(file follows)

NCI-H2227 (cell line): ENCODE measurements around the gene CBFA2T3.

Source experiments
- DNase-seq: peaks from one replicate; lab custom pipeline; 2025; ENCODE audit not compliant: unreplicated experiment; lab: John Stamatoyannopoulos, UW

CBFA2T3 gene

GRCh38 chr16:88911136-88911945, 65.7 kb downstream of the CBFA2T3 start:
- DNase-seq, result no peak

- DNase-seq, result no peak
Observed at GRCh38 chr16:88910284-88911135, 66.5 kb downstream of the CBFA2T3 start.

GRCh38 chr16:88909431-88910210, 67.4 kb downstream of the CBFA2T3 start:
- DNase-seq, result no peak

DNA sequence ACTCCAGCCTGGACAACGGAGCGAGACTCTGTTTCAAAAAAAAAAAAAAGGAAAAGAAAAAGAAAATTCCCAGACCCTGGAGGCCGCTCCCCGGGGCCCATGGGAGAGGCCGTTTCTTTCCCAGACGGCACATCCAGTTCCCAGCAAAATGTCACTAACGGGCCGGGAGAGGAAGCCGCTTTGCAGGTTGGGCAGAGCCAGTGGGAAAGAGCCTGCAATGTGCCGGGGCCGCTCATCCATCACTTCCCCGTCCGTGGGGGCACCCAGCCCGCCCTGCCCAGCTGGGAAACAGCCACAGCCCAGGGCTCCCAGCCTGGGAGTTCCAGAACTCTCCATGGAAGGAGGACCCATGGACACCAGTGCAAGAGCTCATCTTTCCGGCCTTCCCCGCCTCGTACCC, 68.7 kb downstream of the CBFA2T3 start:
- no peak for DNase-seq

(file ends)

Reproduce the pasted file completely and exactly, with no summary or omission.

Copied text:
NCI-H2227 (cell line): ENCODE measurements around the gene CBFA2T3.

Source experiments
- DNase-seq: peaks from one replicate; lab custom pipeline; 2025; ENCODE audit not compliant: unreplicated experiment; lab: John Stamatoyannopoulos, UW

CBFA2T3 gene

GRCh38 chr16:88911136-88911945, 65.7 kb downstream of the CBFA2T3 start:
- DNase-seq, result no peak

- DNase-seq, result no peak
Observed at GRCh38 chr16:88910284-88911135, 66.5 kb downstream of the CBFA2T3 start.

GRCh38 chr16:88909431-88910210, 67.4 kb downstream of the CBFA2T3 start:
- DNase-seq, result no peak

DNA sequence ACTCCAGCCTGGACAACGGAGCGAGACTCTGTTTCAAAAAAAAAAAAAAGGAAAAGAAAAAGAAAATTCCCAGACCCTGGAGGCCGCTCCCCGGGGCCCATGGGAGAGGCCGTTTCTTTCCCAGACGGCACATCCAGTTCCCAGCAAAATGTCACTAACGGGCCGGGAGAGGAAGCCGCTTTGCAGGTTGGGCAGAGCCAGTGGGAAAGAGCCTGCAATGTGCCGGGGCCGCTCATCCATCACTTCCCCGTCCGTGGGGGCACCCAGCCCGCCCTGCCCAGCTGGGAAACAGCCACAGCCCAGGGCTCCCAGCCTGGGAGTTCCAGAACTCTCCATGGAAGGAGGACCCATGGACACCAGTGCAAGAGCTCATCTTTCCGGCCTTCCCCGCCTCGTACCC, 68.7 kb downstream of the CBFA2T3 start:
- no peak for DNase-seq